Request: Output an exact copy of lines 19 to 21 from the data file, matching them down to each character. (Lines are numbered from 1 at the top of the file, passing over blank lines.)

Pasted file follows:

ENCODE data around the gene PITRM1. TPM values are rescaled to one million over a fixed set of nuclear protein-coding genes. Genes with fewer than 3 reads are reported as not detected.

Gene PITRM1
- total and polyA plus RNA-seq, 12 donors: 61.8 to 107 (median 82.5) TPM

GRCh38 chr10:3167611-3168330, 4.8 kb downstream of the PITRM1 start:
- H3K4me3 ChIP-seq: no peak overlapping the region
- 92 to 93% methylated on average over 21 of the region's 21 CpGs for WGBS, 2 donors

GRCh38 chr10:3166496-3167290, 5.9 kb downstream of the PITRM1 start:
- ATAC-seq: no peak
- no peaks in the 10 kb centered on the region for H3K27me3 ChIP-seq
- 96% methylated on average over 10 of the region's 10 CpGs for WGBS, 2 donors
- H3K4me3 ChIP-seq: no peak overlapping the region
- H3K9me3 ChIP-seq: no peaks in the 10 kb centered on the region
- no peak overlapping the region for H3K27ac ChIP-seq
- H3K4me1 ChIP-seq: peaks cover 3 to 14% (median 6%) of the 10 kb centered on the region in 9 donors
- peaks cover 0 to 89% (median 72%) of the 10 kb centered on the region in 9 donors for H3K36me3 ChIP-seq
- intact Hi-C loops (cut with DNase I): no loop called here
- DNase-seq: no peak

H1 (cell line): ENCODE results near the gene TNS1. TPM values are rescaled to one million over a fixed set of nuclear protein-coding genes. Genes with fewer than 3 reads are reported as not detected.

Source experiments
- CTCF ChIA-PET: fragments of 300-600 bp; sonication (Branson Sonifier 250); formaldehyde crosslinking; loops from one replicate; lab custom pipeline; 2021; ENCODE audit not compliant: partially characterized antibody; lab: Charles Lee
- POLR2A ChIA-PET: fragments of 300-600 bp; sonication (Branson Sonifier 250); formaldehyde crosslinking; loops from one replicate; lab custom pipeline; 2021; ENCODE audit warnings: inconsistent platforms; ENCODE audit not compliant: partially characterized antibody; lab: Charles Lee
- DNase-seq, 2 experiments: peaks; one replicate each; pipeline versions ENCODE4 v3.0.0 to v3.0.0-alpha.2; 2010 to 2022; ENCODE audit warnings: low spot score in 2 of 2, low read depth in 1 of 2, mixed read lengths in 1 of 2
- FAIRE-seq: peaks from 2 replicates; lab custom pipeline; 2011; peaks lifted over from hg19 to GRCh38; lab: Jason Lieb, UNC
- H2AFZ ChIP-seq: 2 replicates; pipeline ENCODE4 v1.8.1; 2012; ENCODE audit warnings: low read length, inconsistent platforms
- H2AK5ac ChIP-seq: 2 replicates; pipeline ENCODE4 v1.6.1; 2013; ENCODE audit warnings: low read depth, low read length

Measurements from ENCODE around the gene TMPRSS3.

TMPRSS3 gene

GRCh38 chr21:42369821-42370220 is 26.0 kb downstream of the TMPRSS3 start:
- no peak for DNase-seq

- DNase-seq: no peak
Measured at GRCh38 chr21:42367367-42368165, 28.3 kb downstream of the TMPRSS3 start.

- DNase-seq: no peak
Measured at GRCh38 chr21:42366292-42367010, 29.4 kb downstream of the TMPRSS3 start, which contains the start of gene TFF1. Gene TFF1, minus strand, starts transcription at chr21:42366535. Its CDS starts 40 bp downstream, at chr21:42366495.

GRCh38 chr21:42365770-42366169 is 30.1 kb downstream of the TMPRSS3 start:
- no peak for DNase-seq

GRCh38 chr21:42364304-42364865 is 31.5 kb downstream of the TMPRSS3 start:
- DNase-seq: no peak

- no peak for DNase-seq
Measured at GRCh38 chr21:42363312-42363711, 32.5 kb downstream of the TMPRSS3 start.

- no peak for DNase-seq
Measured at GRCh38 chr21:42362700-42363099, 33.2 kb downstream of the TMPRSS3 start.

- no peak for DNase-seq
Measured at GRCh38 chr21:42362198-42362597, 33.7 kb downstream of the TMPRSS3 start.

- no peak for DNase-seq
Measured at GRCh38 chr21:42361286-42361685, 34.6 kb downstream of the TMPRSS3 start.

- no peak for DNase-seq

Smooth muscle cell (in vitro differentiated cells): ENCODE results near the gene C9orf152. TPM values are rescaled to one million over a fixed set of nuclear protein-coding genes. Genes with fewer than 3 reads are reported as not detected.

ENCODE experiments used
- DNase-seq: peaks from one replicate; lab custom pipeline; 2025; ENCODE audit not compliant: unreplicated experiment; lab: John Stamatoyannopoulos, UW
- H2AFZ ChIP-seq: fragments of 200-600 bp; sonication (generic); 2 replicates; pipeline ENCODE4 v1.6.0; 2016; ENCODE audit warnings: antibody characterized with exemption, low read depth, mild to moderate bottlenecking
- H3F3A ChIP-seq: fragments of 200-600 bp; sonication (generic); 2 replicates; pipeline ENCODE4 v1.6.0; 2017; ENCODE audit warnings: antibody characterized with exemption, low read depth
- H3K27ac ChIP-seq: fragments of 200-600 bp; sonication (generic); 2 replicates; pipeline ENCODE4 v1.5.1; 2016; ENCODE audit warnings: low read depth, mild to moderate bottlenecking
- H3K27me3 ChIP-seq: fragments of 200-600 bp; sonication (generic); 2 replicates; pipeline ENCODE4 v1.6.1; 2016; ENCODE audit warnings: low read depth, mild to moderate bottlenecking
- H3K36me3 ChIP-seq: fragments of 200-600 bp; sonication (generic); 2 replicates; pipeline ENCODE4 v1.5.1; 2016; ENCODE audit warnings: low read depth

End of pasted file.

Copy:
Source experiments
- CTCF ChIA-PET: fragments of 300-600 bp; sonication (Branson Sonifier 250); formaldehyde crosslinking; loops from one replicate; lab custom pipeline; 2021; ENCODE audit not compliant: partially characterized antibody; lab: Charles Lee
- POLR2A ChIA-PET: fragments of 300-600 bp; sonication (Branson Sonifier 250); formaldehyde crosslinking; loops from one replicate; lab custom pipeline; 2021; ENCODE audit warnings: inconsistent platforms; ENCODE audit not compliant: partially characterized antibody; lab: Charles Lee